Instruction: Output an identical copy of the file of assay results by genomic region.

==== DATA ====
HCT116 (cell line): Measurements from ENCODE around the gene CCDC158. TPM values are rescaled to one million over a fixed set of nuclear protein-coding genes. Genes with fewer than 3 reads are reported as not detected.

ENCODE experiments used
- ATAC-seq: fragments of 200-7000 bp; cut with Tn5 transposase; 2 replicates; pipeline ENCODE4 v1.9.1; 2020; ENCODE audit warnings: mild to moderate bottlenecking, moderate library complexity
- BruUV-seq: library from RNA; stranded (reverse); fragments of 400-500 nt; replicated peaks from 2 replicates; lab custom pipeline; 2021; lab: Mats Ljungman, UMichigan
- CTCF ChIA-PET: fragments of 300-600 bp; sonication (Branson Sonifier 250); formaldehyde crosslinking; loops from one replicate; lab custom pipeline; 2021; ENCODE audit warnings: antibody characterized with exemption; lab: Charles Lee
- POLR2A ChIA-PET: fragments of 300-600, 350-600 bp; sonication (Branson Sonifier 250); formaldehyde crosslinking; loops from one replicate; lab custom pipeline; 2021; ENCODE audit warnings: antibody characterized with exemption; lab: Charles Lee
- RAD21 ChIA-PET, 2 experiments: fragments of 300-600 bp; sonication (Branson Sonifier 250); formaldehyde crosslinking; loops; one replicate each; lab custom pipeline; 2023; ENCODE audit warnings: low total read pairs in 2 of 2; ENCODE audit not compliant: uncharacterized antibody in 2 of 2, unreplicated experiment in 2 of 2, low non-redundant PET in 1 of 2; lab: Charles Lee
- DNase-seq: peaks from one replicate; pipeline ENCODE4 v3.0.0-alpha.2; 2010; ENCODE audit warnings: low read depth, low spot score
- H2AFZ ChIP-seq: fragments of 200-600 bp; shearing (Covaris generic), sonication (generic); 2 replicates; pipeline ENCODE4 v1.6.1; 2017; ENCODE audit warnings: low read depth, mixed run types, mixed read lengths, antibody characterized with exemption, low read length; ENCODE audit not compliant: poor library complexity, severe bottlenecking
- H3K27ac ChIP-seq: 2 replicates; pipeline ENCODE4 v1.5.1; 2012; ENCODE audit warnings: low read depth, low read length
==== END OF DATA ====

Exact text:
HCT116 (cell line): Measurements from ENCODE around the gene CCDC158. TPM values are rescaled to one million over a fixed set of nuclear protein-coding genes. Genes with fewer than 3 reads are reported as not detected.

ENCODE experiments used
- ATAC-seq: fragments of 200-7000 bp; cut with Tn5 transposase; 2 replicates; pipeline ENCODE4 v1.9.1; 2020; ENCODE audit warnings: mild to moderate bottlenecking, moderate library complexity
- BruUV-seq: library from RNA; stranded (reverse); fragments of 400-500 nt; replicated peaks from 2 replicates; lab custom pipeline; 2021; lab: Mats Ljungman, UMichigan
- CTCF ChIA-PET: fragments of 300-600 bp; sonication (Branson Sonifier 250); formaldehyde crosslinking; loops from one replicate; lab custom pipeline; 2021; ENCODE audit warnings: antibody characterized with exemption; lab: Charles Lee
- POLR2A ChIA-PET: fragments of 300-600, 350-600 bp; sonication (Branson Sonifier 250); formaldehyde crosslinking; loops from one replicate; lab custom pipeline; 2021; ENCODE audit warnings: antibody characterized with exemption; lab: Charles Lee
- RAD21 ChIA-PET, 2 experiments: fragments of 300-600 bp; sonication (Branson Sonifier 250); formaldehyde crosslinking; loops; one replicate each; lab custom pipeline; 2023; ENCODE audit warnings: low total read pairs in 2 of 2; ENCODE audit not compliant: uncharacterized antibody in 2 of 2, unreplicated experiment in 2 of 2, low non-redundant PET in 1 of 2; lab: Charles Lee
- DNase-seq: peaks from one replicate; pipeline ENCODE4 v3.0.0-alpha.2; 2010; ENCODE audit warnings: low read depth, low spot score
- H2AFZ ChIP-seq: fragments of 200-600 bp; shearing (Covaris generic), sonication (generic); 2 replicates; pipeline ENCODE4 v1.6.1; 2017; ENCODE audit warnings: low read depth, mixed run types, mixed read lengths, antibody characterized with exemption, low read length; ENCODE audit not compliant: poor library complexity, severe bottlenecking
- H3K27ac ChIP-seq: 2 replicates; pipeline ENCODE4 v1.5.1; 2012; ENCODE audit warnings: low read depth, low read length